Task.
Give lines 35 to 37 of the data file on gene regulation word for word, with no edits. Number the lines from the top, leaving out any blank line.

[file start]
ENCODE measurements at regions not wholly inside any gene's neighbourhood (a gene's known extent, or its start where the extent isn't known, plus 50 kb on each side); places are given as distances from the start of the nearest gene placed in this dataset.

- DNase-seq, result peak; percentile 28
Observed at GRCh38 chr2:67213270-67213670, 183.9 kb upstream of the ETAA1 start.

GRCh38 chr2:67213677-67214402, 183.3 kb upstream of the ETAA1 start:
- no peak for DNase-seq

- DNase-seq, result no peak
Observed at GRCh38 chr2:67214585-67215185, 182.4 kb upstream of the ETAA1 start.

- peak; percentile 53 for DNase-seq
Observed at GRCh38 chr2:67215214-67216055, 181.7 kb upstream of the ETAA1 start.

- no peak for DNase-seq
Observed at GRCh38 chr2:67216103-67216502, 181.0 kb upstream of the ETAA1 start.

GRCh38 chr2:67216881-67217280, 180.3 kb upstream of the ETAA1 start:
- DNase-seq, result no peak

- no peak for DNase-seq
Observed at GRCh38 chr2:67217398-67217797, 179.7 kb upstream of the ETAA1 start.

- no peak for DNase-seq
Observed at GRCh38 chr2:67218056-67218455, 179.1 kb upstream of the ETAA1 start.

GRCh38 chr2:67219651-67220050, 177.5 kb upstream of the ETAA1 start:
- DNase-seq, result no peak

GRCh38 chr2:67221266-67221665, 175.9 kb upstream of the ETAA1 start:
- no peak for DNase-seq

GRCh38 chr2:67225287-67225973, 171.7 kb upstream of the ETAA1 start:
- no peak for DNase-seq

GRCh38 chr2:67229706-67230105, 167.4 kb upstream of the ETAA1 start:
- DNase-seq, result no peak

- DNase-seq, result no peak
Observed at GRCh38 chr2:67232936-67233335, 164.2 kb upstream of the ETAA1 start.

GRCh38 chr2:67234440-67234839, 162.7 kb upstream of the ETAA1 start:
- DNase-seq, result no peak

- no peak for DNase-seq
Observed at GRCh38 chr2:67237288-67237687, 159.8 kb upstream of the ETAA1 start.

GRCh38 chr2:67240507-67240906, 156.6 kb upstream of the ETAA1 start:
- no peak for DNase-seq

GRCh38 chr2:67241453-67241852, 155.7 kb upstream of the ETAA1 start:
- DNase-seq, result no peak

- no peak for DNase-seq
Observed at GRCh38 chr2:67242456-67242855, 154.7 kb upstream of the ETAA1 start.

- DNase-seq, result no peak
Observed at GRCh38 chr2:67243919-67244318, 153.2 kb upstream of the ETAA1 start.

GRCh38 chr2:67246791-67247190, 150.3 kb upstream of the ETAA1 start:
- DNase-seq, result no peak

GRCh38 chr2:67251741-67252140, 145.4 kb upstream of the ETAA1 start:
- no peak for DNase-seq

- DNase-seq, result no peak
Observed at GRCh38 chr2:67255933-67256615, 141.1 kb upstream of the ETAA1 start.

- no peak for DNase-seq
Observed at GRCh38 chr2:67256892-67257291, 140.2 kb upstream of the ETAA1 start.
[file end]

- DNase-seq, result no peak

- no peak for DNase-seq
Observed at GRCh38 chr2:67242456-67242855, 154.7 kb upstream of the ETAA1 start.